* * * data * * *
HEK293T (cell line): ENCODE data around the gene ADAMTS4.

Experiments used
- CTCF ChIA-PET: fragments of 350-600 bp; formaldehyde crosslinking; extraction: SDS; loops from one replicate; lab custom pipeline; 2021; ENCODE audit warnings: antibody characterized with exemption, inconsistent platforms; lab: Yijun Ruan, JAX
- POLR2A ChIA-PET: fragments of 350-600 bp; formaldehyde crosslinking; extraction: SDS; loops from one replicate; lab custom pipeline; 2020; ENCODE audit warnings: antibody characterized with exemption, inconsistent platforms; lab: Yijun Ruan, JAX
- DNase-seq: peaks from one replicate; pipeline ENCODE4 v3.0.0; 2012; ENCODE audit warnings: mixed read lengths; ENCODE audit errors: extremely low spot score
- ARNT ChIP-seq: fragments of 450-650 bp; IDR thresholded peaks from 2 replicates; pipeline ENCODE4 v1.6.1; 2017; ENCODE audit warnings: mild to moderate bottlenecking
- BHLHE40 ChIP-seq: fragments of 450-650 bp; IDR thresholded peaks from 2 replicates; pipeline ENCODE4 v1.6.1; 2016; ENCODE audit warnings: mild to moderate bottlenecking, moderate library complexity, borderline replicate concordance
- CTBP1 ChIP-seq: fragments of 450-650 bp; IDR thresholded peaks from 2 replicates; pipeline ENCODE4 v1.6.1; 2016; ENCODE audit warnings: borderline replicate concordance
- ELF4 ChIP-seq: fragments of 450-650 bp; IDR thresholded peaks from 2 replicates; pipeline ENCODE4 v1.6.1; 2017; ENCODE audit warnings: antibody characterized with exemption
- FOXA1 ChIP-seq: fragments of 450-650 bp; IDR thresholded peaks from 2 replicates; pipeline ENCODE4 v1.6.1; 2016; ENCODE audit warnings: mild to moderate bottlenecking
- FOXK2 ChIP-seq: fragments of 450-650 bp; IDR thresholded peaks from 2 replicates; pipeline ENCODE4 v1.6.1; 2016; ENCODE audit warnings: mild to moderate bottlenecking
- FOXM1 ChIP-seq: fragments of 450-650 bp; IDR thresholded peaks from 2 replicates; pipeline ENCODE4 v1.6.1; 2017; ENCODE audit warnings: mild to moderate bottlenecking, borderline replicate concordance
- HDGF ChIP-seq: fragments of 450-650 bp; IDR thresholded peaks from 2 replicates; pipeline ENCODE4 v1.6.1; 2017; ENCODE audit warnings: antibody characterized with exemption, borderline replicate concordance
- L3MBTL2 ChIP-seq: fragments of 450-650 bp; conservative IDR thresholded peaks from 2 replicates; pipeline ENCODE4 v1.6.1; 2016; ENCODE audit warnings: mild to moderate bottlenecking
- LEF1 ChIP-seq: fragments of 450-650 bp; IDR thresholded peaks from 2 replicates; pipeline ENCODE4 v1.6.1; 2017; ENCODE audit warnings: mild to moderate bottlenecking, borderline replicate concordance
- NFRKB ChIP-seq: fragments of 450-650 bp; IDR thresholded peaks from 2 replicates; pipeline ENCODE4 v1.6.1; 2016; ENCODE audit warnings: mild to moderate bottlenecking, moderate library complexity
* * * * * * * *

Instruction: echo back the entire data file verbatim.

HEK293T (cell line): ENCODE data around the gene ADAMTS4.

Experiments used
- CTCF ChIA-PET: fragments of 350-600 bp; formaldehyde crosslinking; extraction: SDS; loops from one replicate; lab custom pipeline; 2021; ENCODE audit warnings: antibody characterized with exemption, inconsistent platforms; lab: Yijun Ruan, JAX
- POLR2A ChIA-PET: fragments of 350-600 bp; formaldehyde crosslinking; extraction: SDS; loops from one replicate; lab custom pipeline; 2020; ENCODE audit warnings: antibody characterized with exemption, inconsistent platforms; lab: Yijun Ruan, JAX
- DNase-seq: peaks from one replicate; pipeline ENCODE4 v3.0.0; 2012; ENCODE audit warnings: mixed read lengths; ENCODE audit errors: extremely low spot score
- ARNT ChIP-seq: fragments of 450-650 bp; IDR thresholded peaks from 2 replicates; pipeline ENCODE4 v1.6.1; 2017; ENCODE audit warnings: mild to moderate bottlenecking
- BHLHE40 ChIP-seq: fragments of 450-650 bp; IDR thresholded peaks from 2 replicates; pipeline ENCODE4 v1.6.1; 2016; ENCODE audit warnings: mild to moderate bottlenecking, moderate library complexity, borderline replicate concordance
- CTBP1 ChIP-seq: fragments of 450-650 bp; IDR thresholded peaks from 2 replicates; pipeline ENCODE4 v1.6.1; 2016; ENCODE audit warnings: borderline replicate concordance
- ELF4 ChIP-seq: fragments of 450-650 bp; IDR thresholded peaks from 2 replicates; pipeline ENCODE4 v1.6.1; 2017; ENCODE audit warnings: antibody characterized with exemption
- FOXA1 ChIP-seq: fragments of 450-650 bp; IDR thresholded peaks from 2 replicates; pipeline ENCODE4 v1.6.1; 2016; ENCODE audit warnings: mild to moderate bottlenecking
- FOXK2 ChIP-seq: fragments of 450-650 bp; IDR thresholded peaks from 2 replicates; pipeline ENCODE4 v1.6.1; 2016; ENCODE audit warnings: mild to moderate bottlenecking
- FOXM1 ChIP-seq: fragments of 450-650 bp; IDR thresholded peaks from 2 replicates; pipeline ENCODE4 v1.6.1; 2017; ENCODE audit warnings: mild to moderate bottlenecking, borderline replicate concordance
- HDGF ChIP-seq: fragments of 450-650 bp; IDR thresholded peaks from 2 replicates; pipeline ENCODE4 v1.6.1; 2017; ENCODE audit warnings: antibody characterized with exemption, borderline replicate concordance
- L3MBTL2 ChIP-seq: fragments of 450-650 bp; conservative IDR thresholded peaks from 2 replicates; pipeline ENCODE4 v1.6.1; 2016; ENCODE audit warnings: mild to moderate bottlenecking
- LEF1 ChIP-seq: fragments of 450-650 bp; IDR thresholded peaks from 2 replicates; pipeline ENCODE4 v1.6.1; 2017; ENCODE audit warnings: mild to moderate bottlenecking, borderline replicate concordance
- NFRKB ChIP-seq: fragments of 450-650 bp; IDR thresholded peaks from 2 replicates; pipeline ENCODE4 v1.6.1; 2016; ENCODE audit warnings: mild to moderate bottlenecking, moderate library complexity